Lynch Award: Legacy

The Lynch award was established in 1988 to honor the memory of Kevin Lynch, an MIT alumnus, urban designer, author and 30-year faculty member in MIT’s Department of Urban Studies and Planning CDD Group (previously named Environmental Design Group).

Conferred to individuals or organizations whose work embodies and advances Kevin Lynch’s research as developed in his seminal books Image of the City (1960), What Time is this Place? (1972), Good City Form (1981) and Site Planning (1984), nominees are selected for their plans, books, research, designed projects, media productions, public processes or similar contributions.

“An environment that facilitates recalling and learning is a way of linking the living moment to a wide span of time. Being alive is being awake in the present, secure in our ability to continue but alert to the new things that come streaming by. We feel our own rhythm, and feel also that it is part of the rhythm of the world. It is when local time, local place, and our own selves are secure that we are ready to face challenge, complexity, vast space, and the enormous future.”
— What Time Is This Place? Kevin Lynch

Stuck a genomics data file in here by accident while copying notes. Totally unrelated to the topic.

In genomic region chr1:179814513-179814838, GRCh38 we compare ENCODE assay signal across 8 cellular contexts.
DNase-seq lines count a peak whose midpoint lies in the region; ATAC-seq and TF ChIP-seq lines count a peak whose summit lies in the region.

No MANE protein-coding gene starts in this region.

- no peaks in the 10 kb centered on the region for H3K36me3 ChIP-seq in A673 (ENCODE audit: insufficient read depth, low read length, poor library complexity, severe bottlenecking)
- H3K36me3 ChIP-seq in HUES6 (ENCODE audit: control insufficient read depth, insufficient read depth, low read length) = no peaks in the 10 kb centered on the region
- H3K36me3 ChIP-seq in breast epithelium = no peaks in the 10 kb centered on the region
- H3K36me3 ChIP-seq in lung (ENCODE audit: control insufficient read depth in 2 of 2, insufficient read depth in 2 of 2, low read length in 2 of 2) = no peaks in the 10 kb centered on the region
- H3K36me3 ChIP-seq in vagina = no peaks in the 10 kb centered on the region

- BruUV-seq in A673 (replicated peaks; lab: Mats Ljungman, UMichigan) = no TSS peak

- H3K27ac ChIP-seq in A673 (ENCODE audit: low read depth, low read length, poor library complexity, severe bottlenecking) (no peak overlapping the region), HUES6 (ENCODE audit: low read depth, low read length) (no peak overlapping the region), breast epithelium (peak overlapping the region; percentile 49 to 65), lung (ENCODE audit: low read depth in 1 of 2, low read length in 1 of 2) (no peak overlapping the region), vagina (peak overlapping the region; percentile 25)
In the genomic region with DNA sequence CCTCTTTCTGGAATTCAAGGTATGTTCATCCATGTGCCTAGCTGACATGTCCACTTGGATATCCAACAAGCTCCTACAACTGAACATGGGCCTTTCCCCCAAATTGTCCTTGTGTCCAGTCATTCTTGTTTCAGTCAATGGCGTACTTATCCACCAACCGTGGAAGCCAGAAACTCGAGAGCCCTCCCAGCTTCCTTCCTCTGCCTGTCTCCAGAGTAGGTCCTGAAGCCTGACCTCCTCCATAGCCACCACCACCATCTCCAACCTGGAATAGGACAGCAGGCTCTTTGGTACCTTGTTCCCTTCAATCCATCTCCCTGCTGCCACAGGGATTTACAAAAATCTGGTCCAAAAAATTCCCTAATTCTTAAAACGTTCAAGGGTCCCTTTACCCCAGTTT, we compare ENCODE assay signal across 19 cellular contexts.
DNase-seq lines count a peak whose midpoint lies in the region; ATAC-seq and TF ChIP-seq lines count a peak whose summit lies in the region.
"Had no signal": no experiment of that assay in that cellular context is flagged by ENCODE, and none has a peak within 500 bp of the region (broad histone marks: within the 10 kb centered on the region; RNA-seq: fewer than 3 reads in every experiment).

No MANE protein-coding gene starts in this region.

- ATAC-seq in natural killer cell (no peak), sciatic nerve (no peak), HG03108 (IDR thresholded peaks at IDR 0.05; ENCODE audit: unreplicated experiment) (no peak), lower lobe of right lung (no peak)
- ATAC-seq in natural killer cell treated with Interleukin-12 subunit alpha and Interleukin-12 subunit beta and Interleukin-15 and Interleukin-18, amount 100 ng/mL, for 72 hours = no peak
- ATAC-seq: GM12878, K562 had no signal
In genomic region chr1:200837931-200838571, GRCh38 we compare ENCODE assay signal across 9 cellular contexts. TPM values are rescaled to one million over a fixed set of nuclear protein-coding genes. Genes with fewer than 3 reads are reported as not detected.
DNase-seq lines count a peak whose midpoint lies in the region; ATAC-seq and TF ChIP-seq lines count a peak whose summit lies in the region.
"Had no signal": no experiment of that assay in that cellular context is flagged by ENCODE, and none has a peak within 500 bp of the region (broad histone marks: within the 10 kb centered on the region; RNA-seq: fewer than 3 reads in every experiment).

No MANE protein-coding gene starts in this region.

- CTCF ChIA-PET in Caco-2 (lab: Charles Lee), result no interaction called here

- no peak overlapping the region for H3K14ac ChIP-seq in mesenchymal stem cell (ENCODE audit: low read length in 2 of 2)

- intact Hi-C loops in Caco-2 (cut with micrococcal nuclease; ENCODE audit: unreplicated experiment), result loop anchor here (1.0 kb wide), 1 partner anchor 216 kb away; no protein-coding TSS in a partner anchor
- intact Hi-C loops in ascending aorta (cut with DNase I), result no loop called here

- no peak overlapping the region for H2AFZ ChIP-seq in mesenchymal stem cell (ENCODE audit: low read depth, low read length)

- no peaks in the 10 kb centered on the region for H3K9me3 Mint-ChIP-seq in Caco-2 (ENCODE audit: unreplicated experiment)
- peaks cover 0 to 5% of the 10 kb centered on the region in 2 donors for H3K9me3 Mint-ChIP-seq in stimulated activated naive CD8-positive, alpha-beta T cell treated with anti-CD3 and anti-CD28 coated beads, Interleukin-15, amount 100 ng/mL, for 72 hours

Most of Kevin Lynch’s ideas about city form were already percolating during his first years as an assistant professor. As early as 1951, he urged that MIT’s department create a new “Center for Urban Research” focused on the “basic question” that would mark his life-long passion: “What should be the physical form of the metropolitan region in the future?” Lynch knew it was an unwieldy and normative question that could not be “answered directly by research.” Nonetheless, he argued, “it could be used as a basic direction” and as a means for assessing whether research projects held any “significance”.Thirty years later, Lynch wrote A Theory of Good City Form. As a Boston Globe memorial editorial put it, “Lynch’s work was pioneering because, unlike more imperious city planners, he consulted people first and plans second.”

A tribute essay written by three of his colleagues observed that, “Throughout his years at MIT, Kevin kept his hand in practice, testing his ideas, forming new ones, making things. He was a brilliant and subtle designer, always looking for those few simple strokes which would both give form to a place and open it to the creativity of its users. He always began with the site and the people who used it or lived on it. He believed in the right and ability of  individuals and communities to shape and manage their own environments and pushed gently but firmly at the institutions and governments who hired him to recognize that right. Working nearly always as a member of a team, he entered his ideas in simple words and sketches, letting them sink or swim on their own merits.”

Text from Lawrence J. Vale, “Changing Cities: 75 years of planning better futures at MIT”,